U.S. Army and Navy To Jointly Explore Future Unmanned Helicopters
The U.S. Army and Navy will coordinate their requirements for a future unmanned medium-range helicopter, officials said at the Unmanned Systems North America conference last week in Washington, D.C. Such has been the interest in unmanned VTOL systems that programs and requirements seem to have proliferated, leading to potentially duplicative and costly developments.
The Army has been defining a medium-range multi-purpose (MRMP) vertical-lift system for cargo transport and intelligence, surveillance and reconnaissance (ISR). Its recent request for information (RFI) calls for two selected vendors to demonstrate concepts in Fiscal Year 2013, one of which would be awarded an engineering and manufacturing development phase the following year.
But the Army has already agreed to operate three Boeing A160T Hummingbird unmanned helicopters in Afghanistan to demonstrate the Argus-IS 1.8 gigapixel, wide-area surveillance sensor, sponsored by the Defense Advanced Research Projects Agency. Separately, the U.S. Marine Corps is evaluating the A160T against the Lockheed Martin K-Max as an unmanned, cargo-carrying helicopter. The winner will also be sent to Afghanistan on a test deployment.
Meanwhile, the Navy has been defining a medium-range, maritime, unmanned aircraft system (MRMUAS) as a follow-on to the Northrop Grumman MQ-8B Fire Scout, which is based on the small Sikorsky-Schweizer 333 helicopter. A Navy official said the service wants “a longer range, longer endurance, higher payload vertical-lift system that will fly from cruiser destroyers.”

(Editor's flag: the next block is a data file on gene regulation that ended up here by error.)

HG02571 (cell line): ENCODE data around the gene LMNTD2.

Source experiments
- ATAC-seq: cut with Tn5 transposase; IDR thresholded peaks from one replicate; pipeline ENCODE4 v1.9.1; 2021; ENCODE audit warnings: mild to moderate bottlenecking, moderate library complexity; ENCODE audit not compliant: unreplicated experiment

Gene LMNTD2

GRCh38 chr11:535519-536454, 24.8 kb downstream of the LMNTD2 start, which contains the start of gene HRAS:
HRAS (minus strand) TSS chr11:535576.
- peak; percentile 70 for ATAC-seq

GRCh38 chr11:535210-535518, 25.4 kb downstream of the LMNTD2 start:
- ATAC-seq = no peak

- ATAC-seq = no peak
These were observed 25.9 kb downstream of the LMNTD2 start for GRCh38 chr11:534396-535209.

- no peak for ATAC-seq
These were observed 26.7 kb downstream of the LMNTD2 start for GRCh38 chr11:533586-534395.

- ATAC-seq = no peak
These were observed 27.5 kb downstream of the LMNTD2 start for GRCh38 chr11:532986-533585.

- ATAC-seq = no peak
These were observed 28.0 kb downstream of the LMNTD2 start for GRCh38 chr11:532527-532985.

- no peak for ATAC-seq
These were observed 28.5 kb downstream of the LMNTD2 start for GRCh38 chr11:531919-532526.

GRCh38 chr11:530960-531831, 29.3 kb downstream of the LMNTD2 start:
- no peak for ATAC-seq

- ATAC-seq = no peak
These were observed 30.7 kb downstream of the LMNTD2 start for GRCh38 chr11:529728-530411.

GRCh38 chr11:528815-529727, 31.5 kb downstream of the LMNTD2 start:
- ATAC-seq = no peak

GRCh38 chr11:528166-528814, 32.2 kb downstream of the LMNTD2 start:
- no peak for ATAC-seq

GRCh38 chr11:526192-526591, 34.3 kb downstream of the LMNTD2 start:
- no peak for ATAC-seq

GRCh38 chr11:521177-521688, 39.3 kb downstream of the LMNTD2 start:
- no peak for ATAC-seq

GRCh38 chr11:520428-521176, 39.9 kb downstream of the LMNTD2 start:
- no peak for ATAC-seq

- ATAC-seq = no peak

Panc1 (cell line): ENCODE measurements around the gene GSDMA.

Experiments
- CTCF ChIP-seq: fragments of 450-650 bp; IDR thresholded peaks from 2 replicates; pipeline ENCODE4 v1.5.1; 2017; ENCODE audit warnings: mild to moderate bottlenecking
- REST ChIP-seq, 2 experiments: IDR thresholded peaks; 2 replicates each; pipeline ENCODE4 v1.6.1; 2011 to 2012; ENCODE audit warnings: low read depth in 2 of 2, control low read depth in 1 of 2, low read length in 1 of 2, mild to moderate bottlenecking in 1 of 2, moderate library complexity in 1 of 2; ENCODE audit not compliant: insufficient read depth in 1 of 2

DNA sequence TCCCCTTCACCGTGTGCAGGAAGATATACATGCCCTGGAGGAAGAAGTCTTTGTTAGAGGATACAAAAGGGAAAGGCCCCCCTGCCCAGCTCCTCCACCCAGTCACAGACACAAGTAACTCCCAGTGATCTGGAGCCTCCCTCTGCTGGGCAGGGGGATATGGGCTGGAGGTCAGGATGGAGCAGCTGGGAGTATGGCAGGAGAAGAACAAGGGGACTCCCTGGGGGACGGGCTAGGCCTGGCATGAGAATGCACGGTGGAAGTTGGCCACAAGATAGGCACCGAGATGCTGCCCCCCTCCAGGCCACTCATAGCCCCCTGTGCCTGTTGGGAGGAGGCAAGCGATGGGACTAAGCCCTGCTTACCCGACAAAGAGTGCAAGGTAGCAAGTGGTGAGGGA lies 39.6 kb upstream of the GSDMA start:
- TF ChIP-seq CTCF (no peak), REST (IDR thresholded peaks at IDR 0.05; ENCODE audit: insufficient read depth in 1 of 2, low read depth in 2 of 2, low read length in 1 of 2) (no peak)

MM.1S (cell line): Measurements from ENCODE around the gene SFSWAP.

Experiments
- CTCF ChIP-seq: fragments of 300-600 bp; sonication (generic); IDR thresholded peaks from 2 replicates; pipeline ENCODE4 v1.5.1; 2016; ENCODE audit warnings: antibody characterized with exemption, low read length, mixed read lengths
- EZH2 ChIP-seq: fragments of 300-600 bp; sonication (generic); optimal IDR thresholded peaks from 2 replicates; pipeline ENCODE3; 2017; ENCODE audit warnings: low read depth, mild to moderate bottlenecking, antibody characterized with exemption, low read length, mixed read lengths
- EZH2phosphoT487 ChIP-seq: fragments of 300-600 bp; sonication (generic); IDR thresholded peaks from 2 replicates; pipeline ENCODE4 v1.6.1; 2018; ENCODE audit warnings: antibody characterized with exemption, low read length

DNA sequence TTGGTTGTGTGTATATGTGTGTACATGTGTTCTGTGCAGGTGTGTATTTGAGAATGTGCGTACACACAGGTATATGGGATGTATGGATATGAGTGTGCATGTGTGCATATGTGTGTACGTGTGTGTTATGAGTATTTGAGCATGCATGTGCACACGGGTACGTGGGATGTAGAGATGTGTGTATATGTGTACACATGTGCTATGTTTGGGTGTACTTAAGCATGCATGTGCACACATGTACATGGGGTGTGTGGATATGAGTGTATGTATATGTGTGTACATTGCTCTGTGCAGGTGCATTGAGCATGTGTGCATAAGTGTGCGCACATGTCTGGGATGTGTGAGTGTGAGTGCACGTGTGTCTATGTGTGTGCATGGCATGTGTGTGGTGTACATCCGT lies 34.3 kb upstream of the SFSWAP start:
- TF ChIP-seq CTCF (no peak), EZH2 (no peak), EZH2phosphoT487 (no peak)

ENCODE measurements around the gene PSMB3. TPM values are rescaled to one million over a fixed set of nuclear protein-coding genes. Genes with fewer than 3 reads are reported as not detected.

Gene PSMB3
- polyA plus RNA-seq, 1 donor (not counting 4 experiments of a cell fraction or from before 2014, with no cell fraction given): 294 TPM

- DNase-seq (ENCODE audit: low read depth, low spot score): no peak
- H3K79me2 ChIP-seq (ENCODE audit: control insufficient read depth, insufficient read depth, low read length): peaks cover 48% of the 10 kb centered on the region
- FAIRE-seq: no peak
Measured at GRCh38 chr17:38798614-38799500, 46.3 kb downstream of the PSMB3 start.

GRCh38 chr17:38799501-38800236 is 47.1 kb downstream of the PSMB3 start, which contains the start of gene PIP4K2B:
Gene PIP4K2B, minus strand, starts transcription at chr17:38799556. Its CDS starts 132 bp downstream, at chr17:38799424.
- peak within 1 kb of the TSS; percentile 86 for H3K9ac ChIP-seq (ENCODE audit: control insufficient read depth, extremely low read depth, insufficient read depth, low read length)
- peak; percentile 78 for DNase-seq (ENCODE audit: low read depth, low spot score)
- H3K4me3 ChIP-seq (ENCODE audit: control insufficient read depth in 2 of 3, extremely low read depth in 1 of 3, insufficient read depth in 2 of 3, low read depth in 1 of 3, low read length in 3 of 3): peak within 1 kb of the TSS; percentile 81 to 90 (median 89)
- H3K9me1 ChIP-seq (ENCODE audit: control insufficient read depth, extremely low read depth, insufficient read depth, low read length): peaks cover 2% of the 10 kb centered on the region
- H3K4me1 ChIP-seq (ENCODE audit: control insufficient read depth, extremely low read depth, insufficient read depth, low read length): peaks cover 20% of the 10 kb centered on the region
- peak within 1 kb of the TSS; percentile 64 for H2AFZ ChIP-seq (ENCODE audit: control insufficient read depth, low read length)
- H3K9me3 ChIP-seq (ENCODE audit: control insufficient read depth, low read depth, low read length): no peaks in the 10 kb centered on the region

Eyeing that Navy requirement, Northrop Grumman last year unveiled the Fire-X system based on the Bell 407. Now designated MQ-8C Fire Scout, this system has already been recommended by the U.S. Naval Air Systems Command (Navair) to meet an urgent requirement from U.S. Special Operations Command (Socom). Twenty-eight helicopters would be procured over the next three years for deployment from 2014, a Navy requirements official told the Unmanned Systems Conference.
However, a more senior Navy acquisition official cautioned that this strategy has not yet been cleared. But he did note that the air vehicle accounted for only about 15 percent of the Fire Scout system cost. It would make sense to avoid duplicating the “millions” of dollars the Pentagon has already spent on developing the software for ground control and precision landing of unmanned helicopters, he added.
The Army RFI for the MRM UAS calls for alternatives to be evaluated so that “components, subcomponents or technologies could be cooperatively and jointly developed to reduce total ownership cost.”